Microsoft has obtained a court order this month allowing the company to seize control of six domains that were used in phishing operations against Office 365 customers, including in campaigns that leveraged COVID-19 lures.
According to court documents obtained by ZDNet, Microsoft has targeted a phishing group that has been targeting the company's customers since December 2019.
The phishers operated by sending emails to companies that hosted email servers and enterprise infrastructure on Microsoft's Office 365 cloud service.
The emails were spoofed to look like they came from fellow employees or a trusted business partner. This particular phishing operation was unique because attackers didn't redirect users to phishing sites that mimicked the Office 365 login page.
Instead, hackers touted an Office document. When users tried to open the file, they were redirected to install a malicious third-party Office 365 app created by the hackers.
The app, if installed, granted the attackers full access to the victim's Office 365 account, its settings, the user's files, the content of their emails, contact lists, notes, and others.
Microsoft said that by using a third-party Office 365 app, hackers gained all the access they needed to users' accounts without actually needing to collect their passwords -- receiving an OAuth2 token instead.
Some of these phishing attacks succeeded because of three reasons. The first is because the app was made to look like it was created by Microsoft and was an official and safe-to-use application.
The second was that the Office 365 environment is geared towards the modularity provided by third-party apps, either custom-created by companies or readily available on the Office 365 AppSource Store, and users are used to installing apps on a regular basis.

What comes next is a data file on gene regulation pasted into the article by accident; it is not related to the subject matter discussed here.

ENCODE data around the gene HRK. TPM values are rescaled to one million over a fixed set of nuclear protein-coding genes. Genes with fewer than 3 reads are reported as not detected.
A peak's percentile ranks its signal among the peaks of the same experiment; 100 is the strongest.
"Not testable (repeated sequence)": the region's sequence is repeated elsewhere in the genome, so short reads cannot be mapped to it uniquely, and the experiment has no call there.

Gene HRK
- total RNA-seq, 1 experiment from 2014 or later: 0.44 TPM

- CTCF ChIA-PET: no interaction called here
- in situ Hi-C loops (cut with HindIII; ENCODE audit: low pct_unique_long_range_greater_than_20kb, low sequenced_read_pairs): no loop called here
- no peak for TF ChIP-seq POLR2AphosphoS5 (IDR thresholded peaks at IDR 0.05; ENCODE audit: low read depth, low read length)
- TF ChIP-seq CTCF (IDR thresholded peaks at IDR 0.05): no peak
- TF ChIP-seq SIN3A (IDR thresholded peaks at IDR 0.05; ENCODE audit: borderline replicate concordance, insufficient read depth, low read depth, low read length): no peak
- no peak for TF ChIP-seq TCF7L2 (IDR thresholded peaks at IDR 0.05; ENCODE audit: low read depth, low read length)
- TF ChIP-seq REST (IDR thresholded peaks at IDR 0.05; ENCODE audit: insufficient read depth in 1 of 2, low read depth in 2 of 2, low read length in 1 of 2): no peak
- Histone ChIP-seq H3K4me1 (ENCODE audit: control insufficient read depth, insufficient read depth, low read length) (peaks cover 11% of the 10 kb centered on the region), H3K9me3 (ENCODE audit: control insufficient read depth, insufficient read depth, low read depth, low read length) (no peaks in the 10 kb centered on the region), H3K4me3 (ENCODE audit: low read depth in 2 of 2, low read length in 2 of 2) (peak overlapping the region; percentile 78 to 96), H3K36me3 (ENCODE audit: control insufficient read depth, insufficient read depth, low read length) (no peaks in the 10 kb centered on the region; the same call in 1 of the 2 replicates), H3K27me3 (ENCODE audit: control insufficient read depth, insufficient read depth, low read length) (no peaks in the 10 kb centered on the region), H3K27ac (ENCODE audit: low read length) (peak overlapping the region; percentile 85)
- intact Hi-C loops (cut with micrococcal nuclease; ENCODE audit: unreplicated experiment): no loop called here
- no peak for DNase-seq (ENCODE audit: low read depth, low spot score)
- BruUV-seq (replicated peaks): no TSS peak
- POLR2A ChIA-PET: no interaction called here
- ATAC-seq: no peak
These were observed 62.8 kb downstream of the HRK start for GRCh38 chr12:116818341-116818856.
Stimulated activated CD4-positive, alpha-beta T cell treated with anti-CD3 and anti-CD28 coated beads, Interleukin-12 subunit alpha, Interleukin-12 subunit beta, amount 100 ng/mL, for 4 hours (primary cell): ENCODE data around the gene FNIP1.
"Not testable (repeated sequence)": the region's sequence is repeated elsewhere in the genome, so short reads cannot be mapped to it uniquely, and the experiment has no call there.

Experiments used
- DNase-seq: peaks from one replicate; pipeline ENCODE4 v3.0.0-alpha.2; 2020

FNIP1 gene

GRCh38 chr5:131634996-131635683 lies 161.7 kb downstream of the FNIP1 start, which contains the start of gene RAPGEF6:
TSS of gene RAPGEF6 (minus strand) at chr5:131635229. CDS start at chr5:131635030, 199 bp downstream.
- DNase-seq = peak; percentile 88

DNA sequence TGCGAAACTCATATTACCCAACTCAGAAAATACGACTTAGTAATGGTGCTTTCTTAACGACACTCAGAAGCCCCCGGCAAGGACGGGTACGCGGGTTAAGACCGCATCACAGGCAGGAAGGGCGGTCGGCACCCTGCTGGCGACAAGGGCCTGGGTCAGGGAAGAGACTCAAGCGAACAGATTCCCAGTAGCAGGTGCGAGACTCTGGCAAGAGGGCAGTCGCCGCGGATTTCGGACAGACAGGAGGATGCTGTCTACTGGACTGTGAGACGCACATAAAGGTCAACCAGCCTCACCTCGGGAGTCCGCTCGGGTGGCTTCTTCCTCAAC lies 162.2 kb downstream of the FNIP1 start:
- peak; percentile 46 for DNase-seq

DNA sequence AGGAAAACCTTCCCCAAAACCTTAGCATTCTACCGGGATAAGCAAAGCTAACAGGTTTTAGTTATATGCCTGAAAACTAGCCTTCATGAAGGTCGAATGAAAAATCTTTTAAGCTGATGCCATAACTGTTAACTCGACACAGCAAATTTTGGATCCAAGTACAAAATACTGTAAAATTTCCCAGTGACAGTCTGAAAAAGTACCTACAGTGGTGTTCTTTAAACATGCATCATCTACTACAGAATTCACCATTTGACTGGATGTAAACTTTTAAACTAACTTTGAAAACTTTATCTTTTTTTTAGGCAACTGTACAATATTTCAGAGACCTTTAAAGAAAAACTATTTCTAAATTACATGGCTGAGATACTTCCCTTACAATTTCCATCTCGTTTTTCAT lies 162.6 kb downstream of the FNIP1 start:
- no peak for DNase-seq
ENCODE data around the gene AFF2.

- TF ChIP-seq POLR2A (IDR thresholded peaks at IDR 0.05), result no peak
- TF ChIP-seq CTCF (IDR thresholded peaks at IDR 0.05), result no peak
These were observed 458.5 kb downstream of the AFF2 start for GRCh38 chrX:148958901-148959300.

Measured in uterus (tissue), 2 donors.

Third, the hackers used a clever technique where the app's installation link initially took users to the official Microsoft login page. However, attackers used a clever trick to redirect users to the malicious app once the authentication succeeded, giving users the impression they were using a Microsoft-vetted application.
Microsoft filed a civil case on June 30 this year, and the company targeted six domains that hackers used to host their malicious Office 365 apps. The six domains are listed below:
Microsoft said it believes at least two persons are behind this phishing operation. The company noted that the group's initial attacks began using business-related themes, but they quickly changed to emails carrying coronavirus-themed documents once COVID-19 became a global pandemic.
In a blog post today, Tom Burt, Corporate Vice President, Customer Security & Trust at Microsoft, said the malicious third-party apps were used to gain insights into victims' inner structure so the attackers could follow up with BEC attacks.
BEC stands for business email compromise and is a form of cybercrime. In a BEC scheme, threat actors send emails to companies, posing as employees, upper management, or trusted business partners, and ask victims to make business transactions that usually end up in the attacker's bank accounts.
The goal of a BEC scam is to use hacked email accounts or insider knowledge to social engineer (trick) victims into modifying transaction details or make payments without following proper procedures.
BEC scams are, by far, today's top cybercrime category. In February, the FBI said that BEC scams accounted for half of the cybercrime losses reported to the FBI Internet Crime Complaint Center (IC3) in 2019.
Per the FBI, companies lost $1.77 billion to BEC scams in 2019, with an average loss of $75,000 per report.
This case also marks the fourth time in the past year when Microsoft filed a legal case to take control of malicious domains:
In addition, in April this year, Microsoft also bought the corp.com domain, for security reasons, so it wouldn't fall in the wrong hands.